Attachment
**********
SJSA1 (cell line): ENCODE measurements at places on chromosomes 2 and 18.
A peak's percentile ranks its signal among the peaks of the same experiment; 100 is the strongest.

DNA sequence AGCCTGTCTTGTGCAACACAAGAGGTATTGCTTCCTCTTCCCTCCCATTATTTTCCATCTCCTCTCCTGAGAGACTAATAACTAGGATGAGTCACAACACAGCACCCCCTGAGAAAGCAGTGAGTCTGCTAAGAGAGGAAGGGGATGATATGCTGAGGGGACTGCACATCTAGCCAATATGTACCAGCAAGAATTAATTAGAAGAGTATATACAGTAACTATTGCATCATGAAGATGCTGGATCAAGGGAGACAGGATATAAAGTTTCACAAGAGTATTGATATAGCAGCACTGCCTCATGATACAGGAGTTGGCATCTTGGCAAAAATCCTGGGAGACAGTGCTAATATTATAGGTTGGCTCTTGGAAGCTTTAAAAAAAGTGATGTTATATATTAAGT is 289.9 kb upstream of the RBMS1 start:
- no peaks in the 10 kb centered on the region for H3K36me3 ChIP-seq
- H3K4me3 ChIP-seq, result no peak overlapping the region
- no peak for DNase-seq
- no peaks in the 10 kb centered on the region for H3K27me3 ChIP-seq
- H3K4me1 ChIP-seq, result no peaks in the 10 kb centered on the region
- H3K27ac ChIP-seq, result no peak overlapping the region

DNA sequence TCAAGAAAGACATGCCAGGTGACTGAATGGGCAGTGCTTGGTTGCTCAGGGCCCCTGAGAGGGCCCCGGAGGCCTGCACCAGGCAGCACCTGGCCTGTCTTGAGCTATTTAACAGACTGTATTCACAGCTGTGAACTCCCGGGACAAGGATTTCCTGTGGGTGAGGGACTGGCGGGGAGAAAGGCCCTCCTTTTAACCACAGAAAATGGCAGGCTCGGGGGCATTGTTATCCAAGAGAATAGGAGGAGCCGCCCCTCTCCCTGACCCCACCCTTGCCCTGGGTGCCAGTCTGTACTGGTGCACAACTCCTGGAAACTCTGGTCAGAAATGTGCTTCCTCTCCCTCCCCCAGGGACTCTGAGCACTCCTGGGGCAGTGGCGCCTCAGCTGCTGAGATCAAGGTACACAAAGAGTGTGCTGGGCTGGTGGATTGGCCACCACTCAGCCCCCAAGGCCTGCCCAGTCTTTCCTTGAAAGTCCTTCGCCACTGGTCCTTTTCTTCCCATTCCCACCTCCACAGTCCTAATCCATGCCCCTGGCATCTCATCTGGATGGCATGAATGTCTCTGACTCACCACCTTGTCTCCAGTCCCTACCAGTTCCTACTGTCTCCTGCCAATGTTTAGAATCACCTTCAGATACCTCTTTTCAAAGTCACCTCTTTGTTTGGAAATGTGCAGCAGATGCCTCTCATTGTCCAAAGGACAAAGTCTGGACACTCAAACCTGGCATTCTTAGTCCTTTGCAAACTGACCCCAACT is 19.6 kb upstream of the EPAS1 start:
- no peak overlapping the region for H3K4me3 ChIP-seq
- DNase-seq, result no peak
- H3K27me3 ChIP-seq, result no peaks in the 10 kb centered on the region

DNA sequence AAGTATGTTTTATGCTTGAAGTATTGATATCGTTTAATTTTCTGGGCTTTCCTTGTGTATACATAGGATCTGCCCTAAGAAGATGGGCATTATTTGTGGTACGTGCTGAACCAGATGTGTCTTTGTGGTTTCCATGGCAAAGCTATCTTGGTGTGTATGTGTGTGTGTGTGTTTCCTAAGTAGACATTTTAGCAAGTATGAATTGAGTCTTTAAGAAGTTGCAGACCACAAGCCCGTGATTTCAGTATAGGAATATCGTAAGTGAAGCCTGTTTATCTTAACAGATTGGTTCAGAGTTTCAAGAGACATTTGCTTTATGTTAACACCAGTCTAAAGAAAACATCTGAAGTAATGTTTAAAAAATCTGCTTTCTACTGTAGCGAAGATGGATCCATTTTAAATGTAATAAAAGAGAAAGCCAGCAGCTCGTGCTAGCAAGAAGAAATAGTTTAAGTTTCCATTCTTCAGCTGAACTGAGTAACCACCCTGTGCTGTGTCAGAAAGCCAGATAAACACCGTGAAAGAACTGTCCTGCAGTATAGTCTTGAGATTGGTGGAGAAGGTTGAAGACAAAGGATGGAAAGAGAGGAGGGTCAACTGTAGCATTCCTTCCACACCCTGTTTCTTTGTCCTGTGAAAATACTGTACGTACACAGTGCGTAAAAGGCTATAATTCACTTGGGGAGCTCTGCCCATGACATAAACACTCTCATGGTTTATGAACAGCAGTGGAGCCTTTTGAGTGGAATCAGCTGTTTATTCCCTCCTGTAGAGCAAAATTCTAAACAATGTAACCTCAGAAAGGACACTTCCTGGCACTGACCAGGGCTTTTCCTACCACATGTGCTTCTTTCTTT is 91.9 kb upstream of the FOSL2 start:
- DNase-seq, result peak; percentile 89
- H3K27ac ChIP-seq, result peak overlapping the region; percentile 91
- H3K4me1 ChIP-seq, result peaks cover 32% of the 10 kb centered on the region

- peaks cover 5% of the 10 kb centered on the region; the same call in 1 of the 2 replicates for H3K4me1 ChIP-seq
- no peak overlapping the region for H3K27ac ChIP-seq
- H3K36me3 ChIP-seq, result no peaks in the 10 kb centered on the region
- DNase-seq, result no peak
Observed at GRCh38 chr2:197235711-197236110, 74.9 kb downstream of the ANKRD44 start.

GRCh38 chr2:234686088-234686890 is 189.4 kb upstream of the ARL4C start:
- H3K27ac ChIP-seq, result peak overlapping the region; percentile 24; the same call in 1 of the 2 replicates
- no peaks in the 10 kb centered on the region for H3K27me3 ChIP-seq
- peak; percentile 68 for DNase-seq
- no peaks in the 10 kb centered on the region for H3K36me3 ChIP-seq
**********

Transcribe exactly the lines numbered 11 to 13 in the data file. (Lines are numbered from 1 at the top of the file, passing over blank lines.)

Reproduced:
- no peak overlapping the region for H3K4me3 ChIP-seq
- DNase-seq, result no peak
- H3K27me3 ChIP-seq, result no peaks in the 10 kb centered on the region